Not sure what the big deal is about calling someone a coot is, I and remember when Peter Costello referred to Wayne Swan as a drop kick, and had to withdraw it because he didn’t know his rhyming slang.

C##t could stand for more than you dirty mind thinks it does

housebound 6:49 pm 01 Sep 13

Innovation said :

There is no way that ACT voting behaviour would change sufficiently such that Labor will lose the current seat or win an extra seat. If the Liberal Senate seat was lost it would most likely go to a Green. Yes, that Green might then have some sway in the Senate but not in deciding who governs. No matter how much some people here hate the Greens, having a marginal Senate seat in the ACT has got to generate some benefit, now or in future elections, and possibly even protect ACT residents slightly from what’s likely to be coming.

A few people having been wondering about this. What would happen if the Greens displaced the Liberals in the ACT Senate AND the Libs win the election?
1. It might give the Greens the balance of power in the Senate (noting that this line of argument has been used in more than one seat by the Greens).
2. The Libs get a wake-up call (and probably never get back in since the Libs won’t be as popular next election)).
3. It means the ACT has no representation in Federal Government.
4. It could be interpreted by the ALP they don’t need to spend money in the ACT since we’ll always vote ALP or Greens (who support ALP in Government anyway).
5. It could be interpreted by the Libs to mean there is no point in spending anything in the ACT ever again, unless it is part of a national program (like BER, Gonski, GST distributions etc).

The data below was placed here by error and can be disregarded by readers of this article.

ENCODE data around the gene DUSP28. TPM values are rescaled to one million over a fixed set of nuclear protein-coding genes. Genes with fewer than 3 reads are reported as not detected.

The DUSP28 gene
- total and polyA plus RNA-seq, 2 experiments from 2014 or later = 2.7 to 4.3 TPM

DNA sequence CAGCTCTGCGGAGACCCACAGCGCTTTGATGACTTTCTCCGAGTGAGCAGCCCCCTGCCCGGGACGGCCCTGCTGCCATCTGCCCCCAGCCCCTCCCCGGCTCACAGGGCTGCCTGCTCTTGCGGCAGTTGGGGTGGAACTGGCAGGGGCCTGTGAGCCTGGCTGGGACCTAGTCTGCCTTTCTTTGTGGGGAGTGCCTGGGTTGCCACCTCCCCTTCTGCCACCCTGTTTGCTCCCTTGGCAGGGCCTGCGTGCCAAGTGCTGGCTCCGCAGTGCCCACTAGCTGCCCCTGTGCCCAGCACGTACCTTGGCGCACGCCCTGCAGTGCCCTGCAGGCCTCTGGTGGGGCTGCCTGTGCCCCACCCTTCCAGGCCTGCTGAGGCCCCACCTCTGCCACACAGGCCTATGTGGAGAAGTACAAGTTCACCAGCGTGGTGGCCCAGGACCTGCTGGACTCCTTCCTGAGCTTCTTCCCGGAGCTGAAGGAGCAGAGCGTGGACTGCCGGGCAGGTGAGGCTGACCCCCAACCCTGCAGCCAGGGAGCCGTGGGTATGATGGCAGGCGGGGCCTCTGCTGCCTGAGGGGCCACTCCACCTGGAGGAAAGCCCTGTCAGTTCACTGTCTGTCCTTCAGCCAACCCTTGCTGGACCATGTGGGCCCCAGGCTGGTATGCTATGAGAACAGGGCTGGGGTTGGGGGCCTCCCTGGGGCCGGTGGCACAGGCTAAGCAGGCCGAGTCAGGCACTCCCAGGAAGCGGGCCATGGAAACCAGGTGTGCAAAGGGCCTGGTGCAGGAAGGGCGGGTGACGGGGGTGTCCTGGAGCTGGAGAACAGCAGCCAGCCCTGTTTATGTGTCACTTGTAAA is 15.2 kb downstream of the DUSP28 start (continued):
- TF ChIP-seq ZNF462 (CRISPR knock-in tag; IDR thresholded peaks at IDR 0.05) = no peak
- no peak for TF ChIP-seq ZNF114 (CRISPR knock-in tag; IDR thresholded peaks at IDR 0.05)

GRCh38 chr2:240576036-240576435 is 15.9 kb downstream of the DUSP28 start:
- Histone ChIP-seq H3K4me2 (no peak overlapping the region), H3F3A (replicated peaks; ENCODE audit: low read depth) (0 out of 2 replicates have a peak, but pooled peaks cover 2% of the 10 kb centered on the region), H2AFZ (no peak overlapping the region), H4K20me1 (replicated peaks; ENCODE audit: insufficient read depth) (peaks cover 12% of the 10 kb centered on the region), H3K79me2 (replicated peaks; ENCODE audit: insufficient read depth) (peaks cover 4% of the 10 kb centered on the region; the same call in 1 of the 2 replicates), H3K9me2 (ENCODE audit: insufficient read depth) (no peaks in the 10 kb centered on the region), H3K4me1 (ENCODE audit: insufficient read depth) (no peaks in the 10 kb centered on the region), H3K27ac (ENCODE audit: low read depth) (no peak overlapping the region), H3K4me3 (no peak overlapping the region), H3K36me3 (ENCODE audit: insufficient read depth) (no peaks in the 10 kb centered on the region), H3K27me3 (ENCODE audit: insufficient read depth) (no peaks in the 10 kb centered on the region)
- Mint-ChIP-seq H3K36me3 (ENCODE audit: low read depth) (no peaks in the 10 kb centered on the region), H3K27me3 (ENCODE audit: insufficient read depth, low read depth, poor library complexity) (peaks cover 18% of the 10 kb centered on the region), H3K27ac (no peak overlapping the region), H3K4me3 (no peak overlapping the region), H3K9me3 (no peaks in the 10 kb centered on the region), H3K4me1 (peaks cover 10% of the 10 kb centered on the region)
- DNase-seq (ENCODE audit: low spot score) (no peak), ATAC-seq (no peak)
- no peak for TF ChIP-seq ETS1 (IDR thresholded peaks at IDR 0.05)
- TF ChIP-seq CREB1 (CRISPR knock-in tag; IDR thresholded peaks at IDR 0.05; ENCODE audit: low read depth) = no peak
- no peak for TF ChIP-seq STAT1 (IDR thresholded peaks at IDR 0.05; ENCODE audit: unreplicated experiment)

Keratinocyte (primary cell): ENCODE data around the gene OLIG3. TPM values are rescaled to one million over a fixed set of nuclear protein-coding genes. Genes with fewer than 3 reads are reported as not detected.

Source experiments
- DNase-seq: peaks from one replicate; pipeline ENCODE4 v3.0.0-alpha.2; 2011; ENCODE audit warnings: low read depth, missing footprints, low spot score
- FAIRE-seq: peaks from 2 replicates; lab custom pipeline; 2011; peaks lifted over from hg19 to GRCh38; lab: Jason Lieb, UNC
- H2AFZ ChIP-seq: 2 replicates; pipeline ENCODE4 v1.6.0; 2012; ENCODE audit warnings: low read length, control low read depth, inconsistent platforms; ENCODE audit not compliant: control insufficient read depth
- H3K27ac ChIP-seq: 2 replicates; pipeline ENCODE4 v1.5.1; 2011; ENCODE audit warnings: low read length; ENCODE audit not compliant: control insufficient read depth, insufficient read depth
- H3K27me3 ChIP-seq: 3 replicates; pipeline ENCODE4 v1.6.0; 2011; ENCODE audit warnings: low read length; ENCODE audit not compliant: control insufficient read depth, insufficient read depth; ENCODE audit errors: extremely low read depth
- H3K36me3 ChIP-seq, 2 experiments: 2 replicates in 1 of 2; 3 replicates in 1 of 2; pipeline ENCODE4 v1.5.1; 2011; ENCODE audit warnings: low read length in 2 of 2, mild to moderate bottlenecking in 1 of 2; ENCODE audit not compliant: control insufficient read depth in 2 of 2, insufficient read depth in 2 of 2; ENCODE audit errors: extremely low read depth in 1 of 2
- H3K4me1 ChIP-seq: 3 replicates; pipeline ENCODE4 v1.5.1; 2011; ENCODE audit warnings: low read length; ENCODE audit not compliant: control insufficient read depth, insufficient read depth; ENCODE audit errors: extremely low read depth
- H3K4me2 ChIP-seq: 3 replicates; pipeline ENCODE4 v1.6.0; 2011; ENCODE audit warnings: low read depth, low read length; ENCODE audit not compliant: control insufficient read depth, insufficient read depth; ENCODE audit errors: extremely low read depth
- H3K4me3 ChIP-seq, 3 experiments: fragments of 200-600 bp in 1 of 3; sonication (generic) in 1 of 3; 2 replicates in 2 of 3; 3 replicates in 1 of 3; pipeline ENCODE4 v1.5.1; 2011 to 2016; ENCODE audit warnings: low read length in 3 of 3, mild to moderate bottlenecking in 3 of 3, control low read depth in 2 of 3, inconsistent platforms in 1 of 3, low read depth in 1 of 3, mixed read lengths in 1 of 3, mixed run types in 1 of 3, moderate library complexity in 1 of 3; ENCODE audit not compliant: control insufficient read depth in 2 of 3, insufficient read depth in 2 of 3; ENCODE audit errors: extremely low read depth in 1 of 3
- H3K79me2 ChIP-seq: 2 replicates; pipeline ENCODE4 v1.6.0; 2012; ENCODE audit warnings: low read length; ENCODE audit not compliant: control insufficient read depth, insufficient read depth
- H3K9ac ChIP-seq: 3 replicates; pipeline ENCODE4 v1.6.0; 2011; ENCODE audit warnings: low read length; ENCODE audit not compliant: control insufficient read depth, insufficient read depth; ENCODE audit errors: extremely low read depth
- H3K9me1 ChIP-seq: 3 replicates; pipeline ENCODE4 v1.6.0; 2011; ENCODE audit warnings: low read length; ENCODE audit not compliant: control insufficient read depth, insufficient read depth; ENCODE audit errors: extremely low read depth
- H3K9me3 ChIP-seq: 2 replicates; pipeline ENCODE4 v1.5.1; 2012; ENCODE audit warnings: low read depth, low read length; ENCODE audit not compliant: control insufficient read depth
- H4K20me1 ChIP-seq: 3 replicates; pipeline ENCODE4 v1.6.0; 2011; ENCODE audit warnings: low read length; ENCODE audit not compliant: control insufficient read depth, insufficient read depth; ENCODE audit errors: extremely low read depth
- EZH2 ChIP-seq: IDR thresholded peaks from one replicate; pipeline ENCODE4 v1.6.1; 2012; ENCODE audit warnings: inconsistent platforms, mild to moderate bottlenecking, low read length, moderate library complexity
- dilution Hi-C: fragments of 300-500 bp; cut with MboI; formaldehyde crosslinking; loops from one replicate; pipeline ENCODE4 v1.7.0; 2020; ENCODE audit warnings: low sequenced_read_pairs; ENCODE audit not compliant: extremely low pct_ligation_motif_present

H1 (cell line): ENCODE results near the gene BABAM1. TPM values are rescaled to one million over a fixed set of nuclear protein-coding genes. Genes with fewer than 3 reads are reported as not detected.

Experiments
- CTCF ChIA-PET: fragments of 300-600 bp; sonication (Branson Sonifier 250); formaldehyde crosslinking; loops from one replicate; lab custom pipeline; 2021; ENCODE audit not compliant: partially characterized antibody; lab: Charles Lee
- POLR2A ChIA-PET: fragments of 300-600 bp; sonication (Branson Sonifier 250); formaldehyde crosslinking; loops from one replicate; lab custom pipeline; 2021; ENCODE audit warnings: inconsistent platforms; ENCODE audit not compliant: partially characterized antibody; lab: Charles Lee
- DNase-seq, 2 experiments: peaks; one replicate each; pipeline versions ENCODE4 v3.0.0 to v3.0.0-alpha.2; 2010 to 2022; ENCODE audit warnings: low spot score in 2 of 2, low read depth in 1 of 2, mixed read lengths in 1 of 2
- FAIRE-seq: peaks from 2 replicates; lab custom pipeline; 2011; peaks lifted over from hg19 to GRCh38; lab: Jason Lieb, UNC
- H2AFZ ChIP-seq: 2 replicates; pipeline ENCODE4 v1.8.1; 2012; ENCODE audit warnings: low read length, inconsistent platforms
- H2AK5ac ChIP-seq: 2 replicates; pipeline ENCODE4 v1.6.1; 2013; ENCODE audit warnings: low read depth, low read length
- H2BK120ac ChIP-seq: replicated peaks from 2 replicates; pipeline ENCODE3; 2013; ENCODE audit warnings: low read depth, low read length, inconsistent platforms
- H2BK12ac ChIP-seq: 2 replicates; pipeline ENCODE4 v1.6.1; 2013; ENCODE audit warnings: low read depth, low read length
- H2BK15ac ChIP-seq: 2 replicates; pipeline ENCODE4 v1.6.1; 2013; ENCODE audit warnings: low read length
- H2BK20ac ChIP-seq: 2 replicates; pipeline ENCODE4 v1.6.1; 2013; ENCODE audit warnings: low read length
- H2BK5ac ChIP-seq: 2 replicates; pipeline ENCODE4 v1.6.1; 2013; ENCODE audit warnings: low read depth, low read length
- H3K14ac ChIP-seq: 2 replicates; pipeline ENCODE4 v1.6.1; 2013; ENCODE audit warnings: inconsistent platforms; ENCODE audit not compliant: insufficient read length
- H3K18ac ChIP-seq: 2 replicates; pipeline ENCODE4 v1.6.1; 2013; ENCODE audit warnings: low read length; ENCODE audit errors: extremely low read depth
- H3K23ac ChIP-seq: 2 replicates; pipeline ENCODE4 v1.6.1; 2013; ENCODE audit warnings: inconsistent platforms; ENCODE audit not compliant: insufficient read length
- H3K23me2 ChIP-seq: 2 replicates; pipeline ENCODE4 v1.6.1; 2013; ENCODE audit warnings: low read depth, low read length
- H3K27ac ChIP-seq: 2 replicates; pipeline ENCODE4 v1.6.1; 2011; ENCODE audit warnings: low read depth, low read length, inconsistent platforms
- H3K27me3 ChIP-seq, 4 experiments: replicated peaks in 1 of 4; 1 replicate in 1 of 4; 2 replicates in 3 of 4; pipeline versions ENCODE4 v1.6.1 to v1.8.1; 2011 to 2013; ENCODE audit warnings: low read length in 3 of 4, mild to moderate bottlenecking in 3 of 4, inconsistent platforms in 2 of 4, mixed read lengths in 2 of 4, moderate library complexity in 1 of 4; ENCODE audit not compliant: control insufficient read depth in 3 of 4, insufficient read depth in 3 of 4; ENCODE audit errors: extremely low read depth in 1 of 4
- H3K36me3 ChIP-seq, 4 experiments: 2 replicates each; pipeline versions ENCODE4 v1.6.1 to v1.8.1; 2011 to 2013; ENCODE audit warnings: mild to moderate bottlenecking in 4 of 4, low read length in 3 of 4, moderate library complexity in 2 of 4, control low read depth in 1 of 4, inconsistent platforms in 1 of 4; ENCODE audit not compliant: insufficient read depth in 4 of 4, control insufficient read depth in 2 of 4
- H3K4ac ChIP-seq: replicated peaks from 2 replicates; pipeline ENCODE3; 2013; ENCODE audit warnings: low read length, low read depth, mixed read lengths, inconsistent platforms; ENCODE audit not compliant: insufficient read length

6. The ALP decide that if the seat can go to the Greens, then it could go ALP, and start paying attention to us.
7. The Libs think it might be worth one last try, and try to spend their way back into our hearts (but see #2).

There’s probably more options, but these are the favourite.

Masquara 5:41 pm 01 Sep 13

Innovation said :

No matter how much some people here hate the Greens ….

It would be interesting to know to what extent candidates right outside one’s own electorate influence voter behaviour in that electorate. Take Sarah Hanson Young – a very divisive character – would she influence an ACT vote for the Greens, being so high profile, even though she has nothing to do with us? The Greens leader is of course a different matter.

Innovation 4:15 pm 01 Sep 13

Thanks JB for posting this link and the Cartoon link the other day.

I’ve always found it hard to understand why anyone would vote above the line, even when there are a large number of candidates. In the ACT, I find it even harder to understand why anyone, even dyed in the wool Labor or Liberal voters, would put their respective parties at the top of their Senate preferences.

There is no way that ACT voting behaviour would change sufficiently such that Labor will lose the current seat or win an extra seat. If the Liberal Senate seat was lost it would most likely go to a Green. Yes, that Green might then have some sway in the Senate but not in deciding who governs. No matter how much some people here hate the Greens, having a marginal Senate seat in the ACT has got to generate some benefit, now or in future elections, and possibly even protect ACT residents slightly from what’s likely to be coming.

There’s even some discussion on the Liberals getting control in the Senate I’m sure that all but the most hardened Liberal supporters in the ACT would not want the Liberals to have control of the Senate again; especially under Abbott.

And informal voters and non voters need to have their head read. If these people thought about it instead of being lazy or thinking they were making a “clever” protest, these guys could actually change the outcome for the ACT Senate and make a real protest.

PS – excellent cartoon the other day. Stupidly, until I read that, I hadn’t thought of the added funding benefits.